Mason-Dixon Trail, Otter Creek: Trail(or) Trash

I don’t want to dissuade you from hiking this trail; there was a lot to love about this route. The overlook, and much of the Otter Creek stream valley were lovely. It’s just that there was a lot of trash. Much of it was along Otter Creek and looked as if it had been washed down in a torrent. There was evidence of recent flooding. Still, a lot of the refuse was in piles – piles that could not have been so neatly deposited by floodwaters. I wondered how it got there; the only way in or out was by trail. I decided that the piles must have been created by some trail-conscious soul (or souls) collecting the trash and piling it for eventual removal. I hope so.

I arrived at the Urey Overlook Parking Lot in Airville, Pennsylvania at a little after 3:00pm. Mine was the only car there. A sign told me that the Urey overlook was to the northeast … so I headed southwest. I intended for the overlook to be the payoff for the five miles I was about to hike. Crossing Furnace Road (Rt. 425), I strode into the woods of Susquehannock State Park. The trail was smooth and wended through tall hardwoods. I came to a junction where a red-blazed trail split off to the right. According to my map, this red trail was also the The Mason Dixon Trail, even though the MDT is blazed in blue. Either way it was part of my planned loop. I bore left and continued on. I was a little over a half-mile into my hike when the trail turned sharply downhill. There were switchbacks (kind of), but mostly, this section plunged straight down the hill into the stream valley. I slipped and slid, and when I reached the bottom, I looked back up the hill. I could barely discern the trail and realized that, had I hiked this route in the opposite direction, I would have unquestionably missed my turn!

I now stood alongside Otter Creek, a waterway which winds its way from points north and west to spill into the mighty Susquehanna near the Urey Islands. I decided to hike upstream for a while – this wasn’t my intended route but I wanted to explore. A few hundred yards later the trail veered away from the creek and began to climb. Wanting to stay by the water, I turned around.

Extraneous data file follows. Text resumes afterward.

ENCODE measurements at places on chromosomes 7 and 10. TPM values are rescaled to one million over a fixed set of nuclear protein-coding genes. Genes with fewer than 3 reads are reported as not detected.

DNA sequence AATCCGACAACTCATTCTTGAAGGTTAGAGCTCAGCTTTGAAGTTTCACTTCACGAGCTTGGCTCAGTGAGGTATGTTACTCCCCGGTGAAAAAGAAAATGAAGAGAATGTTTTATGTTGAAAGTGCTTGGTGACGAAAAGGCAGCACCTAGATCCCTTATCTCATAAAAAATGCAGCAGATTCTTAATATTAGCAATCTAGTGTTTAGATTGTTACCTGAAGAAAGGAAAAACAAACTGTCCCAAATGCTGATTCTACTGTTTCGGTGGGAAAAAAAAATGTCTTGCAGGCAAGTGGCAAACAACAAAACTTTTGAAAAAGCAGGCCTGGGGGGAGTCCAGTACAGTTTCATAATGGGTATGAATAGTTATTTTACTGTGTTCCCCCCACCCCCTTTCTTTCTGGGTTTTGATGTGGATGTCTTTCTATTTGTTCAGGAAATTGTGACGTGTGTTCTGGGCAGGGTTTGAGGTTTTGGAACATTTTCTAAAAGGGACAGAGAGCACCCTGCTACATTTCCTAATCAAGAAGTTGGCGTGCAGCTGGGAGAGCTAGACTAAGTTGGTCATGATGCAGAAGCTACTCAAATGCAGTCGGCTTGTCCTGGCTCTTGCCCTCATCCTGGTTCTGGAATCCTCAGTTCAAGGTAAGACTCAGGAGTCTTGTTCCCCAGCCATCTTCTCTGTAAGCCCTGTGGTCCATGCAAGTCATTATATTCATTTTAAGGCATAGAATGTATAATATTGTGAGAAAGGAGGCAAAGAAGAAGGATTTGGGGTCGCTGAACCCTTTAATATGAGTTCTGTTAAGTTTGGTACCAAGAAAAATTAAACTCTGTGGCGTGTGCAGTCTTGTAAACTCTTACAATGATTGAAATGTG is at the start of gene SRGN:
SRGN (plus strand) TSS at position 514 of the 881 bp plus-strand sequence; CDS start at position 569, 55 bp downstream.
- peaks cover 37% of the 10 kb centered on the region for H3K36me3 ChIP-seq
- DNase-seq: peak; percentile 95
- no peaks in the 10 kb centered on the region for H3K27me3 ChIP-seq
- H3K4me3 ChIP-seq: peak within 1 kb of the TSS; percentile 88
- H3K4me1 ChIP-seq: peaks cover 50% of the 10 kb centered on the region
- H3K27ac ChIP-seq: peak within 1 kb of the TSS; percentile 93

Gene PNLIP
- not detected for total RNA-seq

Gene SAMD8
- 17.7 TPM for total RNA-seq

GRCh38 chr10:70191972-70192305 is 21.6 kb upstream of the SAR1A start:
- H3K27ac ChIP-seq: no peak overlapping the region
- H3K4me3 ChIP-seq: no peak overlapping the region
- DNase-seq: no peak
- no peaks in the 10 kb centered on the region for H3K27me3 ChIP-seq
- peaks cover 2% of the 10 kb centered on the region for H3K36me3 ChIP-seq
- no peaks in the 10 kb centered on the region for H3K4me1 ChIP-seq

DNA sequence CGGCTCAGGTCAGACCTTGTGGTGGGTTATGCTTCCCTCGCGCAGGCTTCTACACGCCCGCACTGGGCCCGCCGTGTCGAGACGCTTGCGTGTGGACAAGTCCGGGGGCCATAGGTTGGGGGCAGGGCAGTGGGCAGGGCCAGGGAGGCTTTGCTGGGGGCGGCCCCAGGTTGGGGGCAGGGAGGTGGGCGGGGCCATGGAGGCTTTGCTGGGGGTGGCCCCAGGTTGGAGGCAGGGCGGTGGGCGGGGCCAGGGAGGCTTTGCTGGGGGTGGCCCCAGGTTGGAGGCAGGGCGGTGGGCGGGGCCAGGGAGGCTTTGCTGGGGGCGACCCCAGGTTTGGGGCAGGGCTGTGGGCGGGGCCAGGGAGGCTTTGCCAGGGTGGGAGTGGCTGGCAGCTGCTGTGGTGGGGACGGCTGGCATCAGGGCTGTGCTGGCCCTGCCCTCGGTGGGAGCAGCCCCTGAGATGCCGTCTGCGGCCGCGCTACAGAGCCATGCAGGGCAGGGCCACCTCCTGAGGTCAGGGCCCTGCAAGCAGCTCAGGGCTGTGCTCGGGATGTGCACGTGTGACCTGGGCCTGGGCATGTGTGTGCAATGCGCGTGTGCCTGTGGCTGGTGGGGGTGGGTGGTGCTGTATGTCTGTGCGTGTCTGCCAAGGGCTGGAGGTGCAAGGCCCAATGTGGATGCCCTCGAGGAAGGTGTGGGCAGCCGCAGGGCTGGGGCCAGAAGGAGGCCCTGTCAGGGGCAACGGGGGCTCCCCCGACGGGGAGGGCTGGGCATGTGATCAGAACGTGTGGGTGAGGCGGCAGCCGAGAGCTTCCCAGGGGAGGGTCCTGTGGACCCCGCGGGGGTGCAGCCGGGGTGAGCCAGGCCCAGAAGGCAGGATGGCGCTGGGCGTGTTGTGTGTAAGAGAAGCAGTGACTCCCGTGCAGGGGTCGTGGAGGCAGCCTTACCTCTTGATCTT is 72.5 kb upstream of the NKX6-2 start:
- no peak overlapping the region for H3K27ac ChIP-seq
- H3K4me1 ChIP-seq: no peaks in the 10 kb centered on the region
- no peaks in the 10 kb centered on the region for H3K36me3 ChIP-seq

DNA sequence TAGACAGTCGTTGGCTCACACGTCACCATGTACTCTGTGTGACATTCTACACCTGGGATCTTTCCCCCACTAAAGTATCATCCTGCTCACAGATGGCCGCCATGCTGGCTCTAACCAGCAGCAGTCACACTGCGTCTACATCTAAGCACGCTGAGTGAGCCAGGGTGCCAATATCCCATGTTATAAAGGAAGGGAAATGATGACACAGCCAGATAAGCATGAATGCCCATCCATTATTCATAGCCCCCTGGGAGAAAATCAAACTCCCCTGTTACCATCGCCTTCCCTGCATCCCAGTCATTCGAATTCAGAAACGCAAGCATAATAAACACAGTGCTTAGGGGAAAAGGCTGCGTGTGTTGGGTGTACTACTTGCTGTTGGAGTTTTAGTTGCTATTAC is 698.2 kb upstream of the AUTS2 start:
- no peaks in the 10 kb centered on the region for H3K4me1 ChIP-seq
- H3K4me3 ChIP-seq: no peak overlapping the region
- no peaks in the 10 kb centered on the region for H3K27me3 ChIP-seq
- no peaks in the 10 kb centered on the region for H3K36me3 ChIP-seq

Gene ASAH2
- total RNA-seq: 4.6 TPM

I passed the sure-to-miss-it junction at the bottom of the steep hill and continued downstream toward the Susquehanna. Otter Creek cut a twisting path through the Pennsylvania woods, tall trees and massive boulders lining its banks as it flowed southeast. Sunlight dappled water and trail as I traipsed, and I was enjoying the mild September weather and the peaceful solitude. I hadn’t seen another person since I left the trailhead.

My reverie was broken by an unwelcome sight. Trash on the trail. Trash beside the trail. Trash up the hill from the trail. There was a lot of trash. This egregious aggregation of garbage was scattered among natural detritus washed up against trees and piled against rocks. It seemed clear that a flooding Otter Creek had deposited this mess. As I continued down the trail I passed more refuse; passing that, the trail would be trash-free for a half-mile. Then, more trash. Refrigerators, parts of boats, tires, metal signs, couches, lumber, car parts (there were a lot of car parts) littered the scene. I could’ve practically built a new car out of the … wait, what? No way, it cant be. It was. An entire extended-cab Dodge pick-up truck. It lay facing upstream, rammed against a tree, covered in vines and branches … and a large, decaying log. How did it get there? The only access to the creek for a vehicle is ostensibly Kline Road, a mile upstream from where this crumpled vehicle lay on the bank of Otter Creek. Wherever it came from, it seemed to confirm that flooding was responsible for the debris that littered the stream valley. There was simply no other way for a truck to have gotten there. I continued to see waste on and around the trail for the rest of the way down Otter Creek. There were, however, also great stretches of unspoiled trekking as well. Hopefully my September 2020 experience was the exception and not the rule. 2020 has been a trash year anyway.